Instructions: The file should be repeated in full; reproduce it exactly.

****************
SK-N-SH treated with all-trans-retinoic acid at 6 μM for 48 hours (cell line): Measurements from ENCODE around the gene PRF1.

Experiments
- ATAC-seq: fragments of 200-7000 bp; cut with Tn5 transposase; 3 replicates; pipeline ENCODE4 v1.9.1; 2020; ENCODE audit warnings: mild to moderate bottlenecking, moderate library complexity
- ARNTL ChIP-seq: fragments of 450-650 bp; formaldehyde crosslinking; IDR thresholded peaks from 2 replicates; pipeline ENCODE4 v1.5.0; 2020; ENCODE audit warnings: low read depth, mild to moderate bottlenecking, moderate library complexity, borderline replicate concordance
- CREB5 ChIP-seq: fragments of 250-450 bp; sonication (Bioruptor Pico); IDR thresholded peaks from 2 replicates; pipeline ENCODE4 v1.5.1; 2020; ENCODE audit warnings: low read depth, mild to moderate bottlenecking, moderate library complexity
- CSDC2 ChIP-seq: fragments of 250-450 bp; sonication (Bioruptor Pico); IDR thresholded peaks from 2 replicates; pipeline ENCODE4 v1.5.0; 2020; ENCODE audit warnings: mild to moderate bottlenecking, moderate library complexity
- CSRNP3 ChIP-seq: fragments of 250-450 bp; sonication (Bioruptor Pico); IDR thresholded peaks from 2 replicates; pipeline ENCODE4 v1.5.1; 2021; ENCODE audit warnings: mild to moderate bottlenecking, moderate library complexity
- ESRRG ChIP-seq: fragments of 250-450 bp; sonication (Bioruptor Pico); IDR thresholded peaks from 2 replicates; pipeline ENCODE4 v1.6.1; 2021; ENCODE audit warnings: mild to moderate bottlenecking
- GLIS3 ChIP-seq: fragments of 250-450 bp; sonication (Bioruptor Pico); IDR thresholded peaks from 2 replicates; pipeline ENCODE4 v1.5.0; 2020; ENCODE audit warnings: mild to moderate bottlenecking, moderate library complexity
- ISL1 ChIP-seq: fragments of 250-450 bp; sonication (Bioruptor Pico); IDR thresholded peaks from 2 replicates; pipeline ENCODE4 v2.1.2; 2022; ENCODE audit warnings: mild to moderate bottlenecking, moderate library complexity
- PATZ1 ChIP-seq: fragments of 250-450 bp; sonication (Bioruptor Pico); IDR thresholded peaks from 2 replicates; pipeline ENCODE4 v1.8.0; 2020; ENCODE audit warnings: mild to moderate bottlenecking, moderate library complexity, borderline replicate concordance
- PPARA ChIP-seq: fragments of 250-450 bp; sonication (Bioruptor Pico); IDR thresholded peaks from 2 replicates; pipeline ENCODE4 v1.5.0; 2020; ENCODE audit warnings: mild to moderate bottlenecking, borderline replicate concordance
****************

SK-N-SH treated with all-trans-retinoic acid at 6 μM for 48 hours (cell line): Measurements from ENCODE around the gene PRF1.

Experiments
- ATAC-seq: fragments of 200-7000 bp; cut with Tn5 transposase; 3 replicates; pipeline ENCODE4 v1.9.1; 2020; ENCODE audit warnings: mild to moderate bottlenecking, moderate library complexity
- ARNTL ChIP-seq: fragments of 450-650 bp; formaldehyde crosslinking; IDR thresholded peaks from 2 replicates; pipeline ENCODE4 v1.5.0; 2020; ENCODE audit warnings: low read depth, mild to moderate bottlenecking, moderate library complexity, borderline replicate concordance
- CREB5 ChIP-seq: fragments of 250-450 bp; sonication (Bioruptor Pico); IDR thresholded peaks from 2 replicates; pipeline ENCODE4 v1.5.1; 2020; ENCODE audit warnings: low read depth, mild to moderate bottlenecking, moderate library complexity
- CSDC2 ChIP-seq: fragments of 250-450 bp; sonication (Bioruptor Pico); IDR thresholded peaks from 2 replicates; pipeline ENCODE4 v1.5.0; 2020; ENCODE audit warnings: mild to moderate bottlenecking, moderate library complexity
- CSRNP3 ChIP-seq: fragments of 250-450 bp; sonication (Bioruptor Pico); IDR thresholded peaks from 2 replicates; pipeline ENCODE4 v1.5.1; 2021; ENCODE audit warnings: mild to moderate bottlenecking, moderate library complexity
- ESRRG ChIP-seq: fragments of 250-450 bp; sonication (Bioruptor Pico); IDR thresholded peaks from 2 replicates; pipeline ENCODE4 v1.6.1; 2021; ENCODE audit warnings: mild to moderate bottlenecking
- GLIS3 ChIP-seq: fragments of 250-450 bp; sonication (Bioruptor Pico); IDR thresholded peaks from 2 replicates; pipeline ENCODE4 v1.5.0; 2020; ENCODE audit warnings: mild to moderate bottlenecking, moderate library complexity
- ISL1 ChIP-seq: fragments of 250-450 bp; sonication (Bioruptor Pico); IDR thresholded peaks from 2 replicates; pipeline ENCODE4 v2.1.2; 2022; ENCODE audit warnings: mild to moderate bottlenecking, moderate library complexity
- PATZ1 ChIP-seq: fragments of 250-450 bp; sonication (Bioruptor Pico); IDR thresholded peaks from 2 replicates; pipeline ENCODE4 v1.8.0; 2020; ENCODE audit warnings: mild to moderate bottlenecking, moderate library complexity, borderline replicate concordance
- PPARA ChIP-seq: fragments of 250-450 bp; sonication (Bioruptor Pico); IDR thresholded peaks from 2 replicates; pipeline ENCODE4 v1.5.0; 2020; ENCODE audit warnings: mild to moderate bottlenecking, borderline replicate concordance